Many of the characters that populate “Stumptown” have been with the writer for some time now, growing and establishing themselves in an evolving world. Some, like the title’s protagonist Dex, began life as marginal supporting characters in other stories.
“Some characters, they come really very whole,” said Rucka. “Dex began life over a decade ago as a character who was designed to fill a role in a completely different story that I never ended up writing. But I liked what I had come up with enough that she never went away — Dex stayed, Dex’s history stayed; why she’s named Dex, how she was educated and how she came to be. Sometimes you can go into a work really with an ill-defined sense of who these people are, just knowing a couple things about them, and as you journey forward with them you discover more. Sometimes, you have a whole person. I find that if the idea is good and the character is strong they will manifest themselves very quickly and very wholly — I’m less concerned with plotlines, I’m concerned with what a character’s going to do in any given situation.”
One of the characters that factors heavily into the series is Stumptown itself: Portland, OR.
“I love this town,” said Rucka. “I love this town’s character. I love this town’s absurdities; I love this town’s sincerity — you always hear statistics about Portland. These are the statistics: we have per capita the most bowling alleys and brewpubs of anywhere in the United States, and the most churches… and strip clubs. Put those things together, that’s Portland — Portland has a lot of sordid, in its back-story — in where it came from, and much of it continues. I don’t think that’s any more so or less so than most major American cities, but I find Portland’s very compelling. It’s in the name, you know: we are a port city, that’s how it started. It’s in the nickname: Stumptown. This was a logging community — I don’t know if it’s so much that Portland says, ‘You gotta tell noir,’ as much as it is that I’m going to tell a PI story and set it in Portland, and it so happens that it works very well. At the end of the day, you ask ‘Why Portland?’ and my response is going to be ‘Because I love it here.’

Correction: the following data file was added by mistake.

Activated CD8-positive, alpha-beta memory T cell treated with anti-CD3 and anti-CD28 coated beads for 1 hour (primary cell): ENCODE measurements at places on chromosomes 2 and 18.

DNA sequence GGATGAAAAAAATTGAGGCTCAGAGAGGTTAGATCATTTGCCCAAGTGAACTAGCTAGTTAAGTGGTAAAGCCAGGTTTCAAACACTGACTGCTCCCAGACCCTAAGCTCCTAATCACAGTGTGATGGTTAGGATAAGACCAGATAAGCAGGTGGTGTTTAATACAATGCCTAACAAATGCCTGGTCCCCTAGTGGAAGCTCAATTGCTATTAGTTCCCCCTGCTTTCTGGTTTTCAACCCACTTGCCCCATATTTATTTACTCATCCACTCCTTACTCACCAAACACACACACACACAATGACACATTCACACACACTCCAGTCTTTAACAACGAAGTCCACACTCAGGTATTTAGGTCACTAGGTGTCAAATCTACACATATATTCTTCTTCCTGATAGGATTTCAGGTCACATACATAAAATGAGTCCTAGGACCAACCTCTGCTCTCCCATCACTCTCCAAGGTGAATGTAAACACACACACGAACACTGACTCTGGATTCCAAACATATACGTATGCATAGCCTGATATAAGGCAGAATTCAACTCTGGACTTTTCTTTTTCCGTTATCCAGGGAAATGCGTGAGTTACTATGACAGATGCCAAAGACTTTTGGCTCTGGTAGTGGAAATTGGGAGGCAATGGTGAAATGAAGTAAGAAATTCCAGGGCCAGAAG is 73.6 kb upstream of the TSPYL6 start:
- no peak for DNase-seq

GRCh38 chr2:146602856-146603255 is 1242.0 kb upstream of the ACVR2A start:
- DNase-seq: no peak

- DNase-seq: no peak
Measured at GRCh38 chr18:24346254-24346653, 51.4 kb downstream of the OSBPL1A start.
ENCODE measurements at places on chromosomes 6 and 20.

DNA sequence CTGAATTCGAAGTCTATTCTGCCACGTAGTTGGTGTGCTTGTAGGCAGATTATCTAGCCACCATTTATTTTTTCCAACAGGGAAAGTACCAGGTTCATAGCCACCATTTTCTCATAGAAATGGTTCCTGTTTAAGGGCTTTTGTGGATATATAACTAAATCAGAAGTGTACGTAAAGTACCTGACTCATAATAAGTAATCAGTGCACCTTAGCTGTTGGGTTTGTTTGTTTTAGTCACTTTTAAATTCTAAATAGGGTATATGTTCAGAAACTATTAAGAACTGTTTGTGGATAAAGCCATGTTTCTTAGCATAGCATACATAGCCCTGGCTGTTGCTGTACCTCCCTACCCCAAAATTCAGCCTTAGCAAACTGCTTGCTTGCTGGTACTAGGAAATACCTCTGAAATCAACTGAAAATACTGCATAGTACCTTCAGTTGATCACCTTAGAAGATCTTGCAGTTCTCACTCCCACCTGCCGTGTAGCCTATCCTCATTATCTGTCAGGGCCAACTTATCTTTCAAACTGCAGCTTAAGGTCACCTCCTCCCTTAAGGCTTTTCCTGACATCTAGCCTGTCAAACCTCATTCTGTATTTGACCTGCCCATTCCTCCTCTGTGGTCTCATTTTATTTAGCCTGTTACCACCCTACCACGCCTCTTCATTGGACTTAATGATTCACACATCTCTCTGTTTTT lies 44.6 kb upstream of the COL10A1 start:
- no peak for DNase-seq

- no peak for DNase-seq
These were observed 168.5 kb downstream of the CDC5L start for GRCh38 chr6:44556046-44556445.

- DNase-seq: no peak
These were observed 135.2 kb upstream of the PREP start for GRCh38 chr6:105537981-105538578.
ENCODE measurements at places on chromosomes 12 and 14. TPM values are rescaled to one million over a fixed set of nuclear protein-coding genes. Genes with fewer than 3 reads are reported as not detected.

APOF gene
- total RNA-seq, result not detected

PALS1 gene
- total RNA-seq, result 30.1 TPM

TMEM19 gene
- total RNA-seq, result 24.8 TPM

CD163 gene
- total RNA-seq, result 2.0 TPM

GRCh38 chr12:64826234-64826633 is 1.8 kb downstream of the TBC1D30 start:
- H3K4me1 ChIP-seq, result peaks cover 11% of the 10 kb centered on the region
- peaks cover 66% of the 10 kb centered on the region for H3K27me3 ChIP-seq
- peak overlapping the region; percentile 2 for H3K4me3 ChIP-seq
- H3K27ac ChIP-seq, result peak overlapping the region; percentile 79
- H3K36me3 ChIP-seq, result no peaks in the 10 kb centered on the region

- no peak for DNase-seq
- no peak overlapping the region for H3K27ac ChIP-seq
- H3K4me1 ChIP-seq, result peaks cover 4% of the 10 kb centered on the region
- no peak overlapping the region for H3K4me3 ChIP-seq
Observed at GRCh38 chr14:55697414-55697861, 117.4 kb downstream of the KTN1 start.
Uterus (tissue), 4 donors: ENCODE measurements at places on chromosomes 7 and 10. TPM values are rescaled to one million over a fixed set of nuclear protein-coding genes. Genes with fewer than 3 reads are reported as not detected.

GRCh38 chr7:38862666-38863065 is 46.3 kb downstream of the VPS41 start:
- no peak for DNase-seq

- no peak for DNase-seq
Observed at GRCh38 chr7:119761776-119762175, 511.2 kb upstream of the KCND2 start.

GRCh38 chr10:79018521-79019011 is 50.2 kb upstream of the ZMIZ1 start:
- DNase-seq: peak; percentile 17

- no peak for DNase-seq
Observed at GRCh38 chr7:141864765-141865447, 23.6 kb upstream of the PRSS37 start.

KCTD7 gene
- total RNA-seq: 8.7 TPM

“I love this town,” Rucka added, “and frankly one of the reasons I really wanted to do a car chase is because we have draw bridges! How could you be in a town that has drawbridges and not have a car chase!?”
Rucka has nothing but praise for the work artist Matthew Southworth has been putting into the series, and for the artist’s contributions to the story they are telling together.
“I think he’s done some beautiful, beautiful work on this,” Rucka told CBR. “Matt has continued to refine what he has been doing, and he continues to explore and try new things. It’s an even better looking book than the first one — he approaches everything so cinematically. The most important thing I find, in any comic book I put out, is you want the storytelling to be clear. Matthew Southworth is a great, great storyteller.”
In the first arc of “Stumptown,” Rucka and Southworth put Dex through the wringer. She faced down death several times and somehow managed to scrape by. She may not have to take quite so many hard punches, at least for a while.
“We did a story that was sort of heavier on her in the first arc,” said Rucka. “This one is a little lighter — You know, it’s a stolen guitar that Mim calls ‘Baby.’ You can only go so serious, go so dark with this one. One of the things we wanted was for this to be a little more fun, I think; at least I wanted it to be. The next story that I’ve got in mind is going to push her a little more.
“This is a beautiful Indian summer when this story is set,” Rucka said. “Weather will factor soon, trust me. You can’t have Portland and not have puddles.”
“Stumptown” Vol. 2 debuts September 12.
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